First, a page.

There are a number of bilateral foundations, such as the US-Israeli foundations:

The Binational Science Foundation (BSF)

The Binational Industrial Research Foundation (BIRD)

The Binational Agricultural Research and Development Fund (BARD)

The Luso-American Foundation (A Fundação Luso-Americana) is in Portugal,

The United States-Mexican Science Foundation,

Or the German Israel Foundation for Scientific Research and Development

There are also in some cases important private S&T Foundations (which may be operating foundations as well as, or instead of grantmaking foundations) such as:

The Tata Trusts in India

Fundación Polar in Venezuela

The Mexican Health Foundation (specialized in biomedical S&T)
(La Fundación Mexicana para la Salud (FUNSALUD))

Fundación Chile

The MS Swaminathan Research Foundation (MSSRF) in India

The Habibie Foundation for Human Resources in Science and Technology in Indonesia

Thus in developing nations, local or locally-managed foundations or foundation-like organizations that benefit from scientific peer review and expertise can be important vehicles for science and technology. Notice, that official multilateral donors may have trouble reaching such foundations, since they usually fund central government agencies.

Monday, December 16, 2002


The December 14th issue of the Economist magazine includes its Technology Quarterly (TQ). The first essay of the TQ focuses on the Bayh-Dole Act, attributing to it a major role in the improvement of the rate of technological innovation in the U.S. I too am impressed by the benefits of the law which gave intellectual property rights for government sponsored research to universities, small and medium enterprises, government research laboratories (where the invention occurred, rather than to the entire government), and importantly, to people who did the inventing. I have spent far too much time over the past decades discussing IPR policy with lawyers and bureaucrats in large government and quasi-governmental organizations to take lightly the quality of insight that Bahy-Dole represents. Simply, it gets the incentives more-nearly right to commercialize inventions made with public money, and in so doing gets lots of producer benefits and consumer benefits from the publicly financed knowledge out to the economy and people. That is a great accomplishment!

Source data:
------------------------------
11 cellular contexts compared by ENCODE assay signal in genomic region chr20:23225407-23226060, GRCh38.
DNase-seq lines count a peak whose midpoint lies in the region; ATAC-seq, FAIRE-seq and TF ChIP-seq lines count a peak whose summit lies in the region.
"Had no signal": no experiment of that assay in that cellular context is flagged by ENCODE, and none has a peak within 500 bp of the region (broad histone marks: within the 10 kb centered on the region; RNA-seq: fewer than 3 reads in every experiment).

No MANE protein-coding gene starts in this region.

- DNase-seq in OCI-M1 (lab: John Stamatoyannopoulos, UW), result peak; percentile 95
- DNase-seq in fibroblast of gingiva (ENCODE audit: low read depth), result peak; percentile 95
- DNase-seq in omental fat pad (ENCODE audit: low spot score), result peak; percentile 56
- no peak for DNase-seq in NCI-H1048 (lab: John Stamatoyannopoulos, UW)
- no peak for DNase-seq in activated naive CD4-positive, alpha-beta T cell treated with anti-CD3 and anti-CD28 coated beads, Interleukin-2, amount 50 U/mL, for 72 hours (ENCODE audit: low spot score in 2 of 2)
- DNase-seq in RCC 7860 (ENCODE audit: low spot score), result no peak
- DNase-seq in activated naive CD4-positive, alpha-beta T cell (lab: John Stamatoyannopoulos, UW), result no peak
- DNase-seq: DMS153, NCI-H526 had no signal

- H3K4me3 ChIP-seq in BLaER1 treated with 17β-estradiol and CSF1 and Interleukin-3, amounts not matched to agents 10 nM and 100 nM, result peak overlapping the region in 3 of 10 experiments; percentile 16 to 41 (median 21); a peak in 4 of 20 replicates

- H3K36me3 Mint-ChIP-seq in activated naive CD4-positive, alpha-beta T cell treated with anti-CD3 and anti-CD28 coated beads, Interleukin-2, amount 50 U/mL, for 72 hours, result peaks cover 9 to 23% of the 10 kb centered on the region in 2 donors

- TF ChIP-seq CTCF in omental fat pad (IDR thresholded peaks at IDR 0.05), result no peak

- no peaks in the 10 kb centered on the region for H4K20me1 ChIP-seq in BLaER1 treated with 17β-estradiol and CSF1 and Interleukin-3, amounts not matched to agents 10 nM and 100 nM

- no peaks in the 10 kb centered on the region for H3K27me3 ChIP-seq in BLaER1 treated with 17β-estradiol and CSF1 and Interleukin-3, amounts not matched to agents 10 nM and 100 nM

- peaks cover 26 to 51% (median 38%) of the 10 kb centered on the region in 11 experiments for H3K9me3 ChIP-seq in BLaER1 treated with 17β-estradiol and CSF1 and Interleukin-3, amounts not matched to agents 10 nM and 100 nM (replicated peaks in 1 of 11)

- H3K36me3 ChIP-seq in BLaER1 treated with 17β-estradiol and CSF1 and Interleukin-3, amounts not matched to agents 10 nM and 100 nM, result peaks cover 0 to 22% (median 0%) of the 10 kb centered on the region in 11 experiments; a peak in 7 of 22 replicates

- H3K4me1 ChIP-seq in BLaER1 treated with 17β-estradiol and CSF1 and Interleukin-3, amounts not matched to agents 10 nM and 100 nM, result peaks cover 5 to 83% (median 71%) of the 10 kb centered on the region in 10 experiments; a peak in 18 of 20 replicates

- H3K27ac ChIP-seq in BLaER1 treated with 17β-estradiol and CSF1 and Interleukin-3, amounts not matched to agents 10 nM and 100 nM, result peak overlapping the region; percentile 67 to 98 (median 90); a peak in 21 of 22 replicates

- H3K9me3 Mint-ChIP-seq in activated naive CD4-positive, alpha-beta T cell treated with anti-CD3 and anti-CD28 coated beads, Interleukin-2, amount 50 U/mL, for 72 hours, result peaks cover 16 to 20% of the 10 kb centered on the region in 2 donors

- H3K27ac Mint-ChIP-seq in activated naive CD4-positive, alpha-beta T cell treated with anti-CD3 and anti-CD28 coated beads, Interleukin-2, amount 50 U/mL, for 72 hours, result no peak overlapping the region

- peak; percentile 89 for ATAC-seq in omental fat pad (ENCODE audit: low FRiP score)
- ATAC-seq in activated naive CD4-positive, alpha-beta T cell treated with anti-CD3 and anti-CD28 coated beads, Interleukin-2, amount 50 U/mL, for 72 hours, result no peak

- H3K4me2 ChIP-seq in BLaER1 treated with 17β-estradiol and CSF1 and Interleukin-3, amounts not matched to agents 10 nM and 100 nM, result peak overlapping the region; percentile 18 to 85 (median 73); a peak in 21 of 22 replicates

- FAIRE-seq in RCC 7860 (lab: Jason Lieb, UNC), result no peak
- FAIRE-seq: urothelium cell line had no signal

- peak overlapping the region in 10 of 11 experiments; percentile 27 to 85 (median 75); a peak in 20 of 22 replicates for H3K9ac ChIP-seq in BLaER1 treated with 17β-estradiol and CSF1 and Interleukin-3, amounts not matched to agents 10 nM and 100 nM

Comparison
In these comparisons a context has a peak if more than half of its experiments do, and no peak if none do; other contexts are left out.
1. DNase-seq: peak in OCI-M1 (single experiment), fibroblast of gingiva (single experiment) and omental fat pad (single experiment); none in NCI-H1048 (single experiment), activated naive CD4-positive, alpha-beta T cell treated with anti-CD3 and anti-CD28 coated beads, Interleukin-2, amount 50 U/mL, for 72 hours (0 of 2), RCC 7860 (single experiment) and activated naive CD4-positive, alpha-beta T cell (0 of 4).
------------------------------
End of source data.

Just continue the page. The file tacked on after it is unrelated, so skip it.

The Economist economic bias comes through in the essay. In my opinion it attributes too much of the success in improving innovation rates to a single law, and not enough to the technological wave on which the US rode, to the improvement in knowledge of how to manage innovation, to the restructuring of the economy and reengineering of enterprises, to the marked success of the US in drawing talent and money to its industry and putting it to productive use.

The TQ describes a lot of advances in ICTs that can be expected shortly, as the result of what we might think of as normal technology. (Kuhn talked about normal science in his famous book – the science that most scientists do most of the time, filling in the knowledge gaps identified by the relevant community as important within existing theory. I think normal technology may be similarly conceived as those advances of the technology frontier that are relatively predictable and available to the industrial R&D labs.)

I was impressed by the predictions that there will soon be available
· Recordable CD-ROM (using blue lasers);